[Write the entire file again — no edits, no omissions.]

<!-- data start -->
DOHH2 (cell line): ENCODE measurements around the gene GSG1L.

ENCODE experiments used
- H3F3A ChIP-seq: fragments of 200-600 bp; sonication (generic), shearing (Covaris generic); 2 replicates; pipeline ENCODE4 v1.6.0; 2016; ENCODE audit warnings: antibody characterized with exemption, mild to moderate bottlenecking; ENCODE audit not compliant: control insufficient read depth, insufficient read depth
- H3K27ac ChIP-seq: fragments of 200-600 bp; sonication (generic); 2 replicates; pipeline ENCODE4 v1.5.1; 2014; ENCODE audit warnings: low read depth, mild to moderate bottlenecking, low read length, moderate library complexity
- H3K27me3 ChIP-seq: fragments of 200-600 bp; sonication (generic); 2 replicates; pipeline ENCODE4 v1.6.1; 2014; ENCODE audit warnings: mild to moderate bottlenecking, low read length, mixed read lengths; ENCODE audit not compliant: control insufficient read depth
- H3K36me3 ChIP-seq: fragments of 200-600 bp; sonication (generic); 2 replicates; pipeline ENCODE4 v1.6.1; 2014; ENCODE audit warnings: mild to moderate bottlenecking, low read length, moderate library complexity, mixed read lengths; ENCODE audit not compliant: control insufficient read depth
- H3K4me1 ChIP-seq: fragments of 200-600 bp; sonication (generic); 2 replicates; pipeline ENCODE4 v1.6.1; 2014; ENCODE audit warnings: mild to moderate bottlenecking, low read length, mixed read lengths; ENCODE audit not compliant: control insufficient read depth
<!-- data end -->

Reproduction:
DOHH2 (cell line): ENCODE measurements around the gene GSG1L.

ENCODE experiments used
- H3F3A ChIP-seq: fragments of 200-600 bp; sonication (generic), shearing (Covaris generic); 2 replicates; pipeline ENCODE4 v1.6.0; 2016; ENCODE audit warnings: antibody characterized with exemption, mild to moderate bottlenecking; ENCODE audit not compliant: control insufficient read depth, insufficient read depth
- H3K27ac ChIP-seq: fragments of 200-600 bp; sonication (generic); 2 replicates; pipeline ENCODE4 v1.5.1; 2014; ENCODE audit warnings: low read depth, mild to moderate bottlenecking, low read length, moderate library complexity
- H3K27me3 ChIP-seq: fragments of 200-600 bp; sonication (generic); 2 replicates; pipeline ENCODE4 v1.6.1; 2014; ENCODE audit warnings: mild to moderate bottlenecking, low read length, mixed read lengths; ENCODE audit not compliant: control insufficient read depth
- H3K36me3 ChIP-seq: fragments of 200-600 bp; sonication (generic); 2 replicates; pipeline ENCODE4 v1.6.1; 2014; ENCODE audit warnings: mild to moderate bottlenecking, low read length, moderate library complexity, mixed read lengths; ENCODE audit not compliant: control insufficient read depth
- H3K4me1 ChIP-seq: fragments of 200-600 bp; sonication (generic); 2 replicates; pipeline ENCODE4 v1.6.1; 2014; ENCODE audit warnings: mild to moderate bottlenecking, low read length, mixed read lengths; ENCODE audit not compliant: control insufficient read depth